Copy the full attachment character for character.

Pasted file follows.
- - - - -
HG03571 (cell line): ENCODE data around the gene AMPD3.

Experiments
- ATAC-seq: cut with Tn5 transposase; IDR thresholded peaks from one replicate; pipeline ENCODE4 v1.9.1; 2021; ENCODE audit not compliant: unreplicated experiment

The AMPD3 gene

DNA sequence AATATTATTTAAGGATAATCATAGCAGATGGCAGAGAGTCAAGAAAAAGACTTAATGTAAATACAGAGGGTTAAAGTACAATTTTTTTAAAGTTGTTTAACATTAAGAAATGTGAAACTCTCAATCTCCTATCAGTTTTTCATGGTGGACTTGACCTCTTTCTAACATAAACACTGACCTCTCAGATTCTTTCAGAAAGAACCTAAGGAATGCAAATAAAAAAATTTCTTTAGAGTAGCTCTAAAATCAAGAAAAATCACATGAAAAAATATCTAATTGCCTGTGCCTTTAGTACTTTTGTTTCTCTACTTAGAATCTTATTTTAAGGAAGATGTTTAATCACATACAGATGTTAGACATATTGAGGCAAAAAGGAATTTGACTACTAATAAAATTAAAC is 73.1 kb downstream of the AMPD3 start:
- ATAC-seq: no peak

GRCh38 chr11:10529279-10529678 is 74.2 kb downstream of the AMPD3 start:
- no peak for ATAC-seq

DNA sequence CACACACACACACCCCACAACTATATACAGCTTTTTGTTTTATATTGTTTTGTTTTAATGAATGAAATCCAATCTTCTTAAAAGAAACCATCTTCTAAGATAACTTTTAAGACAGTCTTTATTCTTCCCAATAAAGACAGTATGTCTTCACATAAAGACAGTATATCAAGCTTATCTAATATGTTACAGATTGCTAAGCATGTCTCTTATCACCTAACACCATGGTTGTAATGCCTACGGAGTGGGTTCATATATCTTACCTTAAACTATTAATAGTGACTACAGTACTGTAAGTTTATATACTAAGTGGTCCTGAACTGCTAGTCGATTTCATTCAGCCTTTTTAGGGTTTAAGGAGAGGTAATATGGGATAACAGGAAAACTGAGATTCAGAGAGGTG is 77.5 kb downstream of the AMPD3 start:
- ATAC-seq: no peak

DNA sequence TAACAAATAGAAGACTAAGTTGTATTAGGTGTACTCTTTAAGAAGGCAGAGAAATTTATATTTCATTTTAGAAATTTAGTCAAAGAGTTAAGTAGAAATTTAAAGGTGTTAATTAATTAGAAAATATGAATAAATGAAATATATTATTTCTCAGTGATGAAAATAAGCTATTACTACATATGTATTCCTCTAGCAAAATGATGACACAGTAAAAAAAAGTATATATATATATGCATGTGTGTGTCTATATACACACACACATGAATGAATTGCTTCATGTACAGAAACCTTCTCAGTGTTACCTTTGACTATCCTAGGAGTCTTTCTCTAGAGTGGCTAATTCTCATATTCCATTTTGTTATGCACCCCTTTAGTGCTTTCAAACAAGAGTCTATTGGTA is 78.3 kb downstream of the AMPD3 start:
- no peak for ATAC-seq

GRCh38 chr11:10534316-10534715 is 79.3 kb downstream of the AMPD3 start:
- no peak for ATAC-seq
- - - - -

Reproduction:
HG03571 (cell line): ENCODE data around the gene AMPD3.

Experiments
- ATAC-seq: cut with Tn5 transposase; IDR thresholded peaks from one replicate; pipeline ENCODE4 v1.9.1; 2021; ENCODE audit not compliant: unreplicated experiment

The AMPD3 gene

DNA sequence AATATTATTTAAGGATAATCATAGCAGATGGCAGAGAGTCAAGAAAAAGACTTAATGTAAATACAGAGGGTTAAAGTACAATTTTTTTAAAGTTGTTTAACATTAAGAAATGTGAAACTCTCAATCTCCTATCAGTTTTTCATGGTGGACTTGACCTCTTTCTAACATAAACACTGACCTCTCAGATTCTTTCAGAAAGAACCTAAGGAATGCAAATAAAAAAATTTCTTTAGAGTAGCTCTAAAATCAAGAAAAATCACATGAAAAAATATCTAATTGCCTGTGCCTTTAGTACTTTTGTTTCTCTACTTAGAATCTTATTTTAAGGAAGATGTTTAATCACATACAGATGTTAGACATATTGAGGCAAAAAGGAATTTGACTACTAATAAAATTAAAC is 73.1 kb downstream of the AMPD3 start:
- ATAC-seq: no peak

GRCh38 chr11:10529279-10529678 is 74.2 kb downstream of the AMPD3 start:
- no peak for ATAC-seq

DNA sequence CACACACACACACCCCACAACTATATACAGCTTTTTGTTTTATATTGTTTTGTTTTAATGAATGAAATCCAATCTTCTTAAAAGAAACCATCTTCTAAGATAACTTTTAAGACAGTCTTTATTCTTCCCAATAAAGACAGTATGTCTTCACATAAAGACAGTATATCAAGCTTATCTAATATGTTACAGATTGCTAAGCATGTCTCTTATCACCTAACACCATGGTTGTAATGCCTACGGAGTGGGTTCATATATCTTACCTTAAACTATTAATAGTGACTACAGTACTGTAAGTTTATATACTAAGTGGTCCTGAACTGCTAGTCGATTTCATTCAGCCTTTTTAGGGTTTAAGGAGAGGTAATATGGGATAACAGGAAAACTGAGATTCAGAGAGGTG is 77.5 kb downstream of the AMPD3 start:
- ATAC-seq: no peak

DNA sequence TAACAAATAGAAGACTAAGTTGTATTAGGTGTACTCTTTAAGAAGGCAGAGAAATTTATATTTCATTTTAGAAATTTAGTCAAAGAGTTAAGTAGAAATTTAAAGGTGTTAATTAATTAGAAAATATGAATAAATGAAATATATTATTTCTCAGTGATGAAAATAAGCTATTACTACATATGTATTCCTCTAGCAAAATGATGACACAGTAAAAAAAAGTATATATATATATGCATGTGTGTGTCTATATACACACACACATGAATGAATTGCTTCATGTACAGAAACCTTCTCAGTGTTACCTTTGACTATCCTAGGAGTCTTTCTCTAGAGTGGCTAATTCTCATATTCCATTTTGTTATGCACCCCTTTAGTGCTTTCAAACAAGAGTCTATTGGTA is 78.3 kb downstream of the AMPD3 start:
- no peak for ATAC-seq

GRCh38 chr11:10534316-10534715 is 79.3 kb downstream of the AMPD3 start:
- no peak for ATAC-seq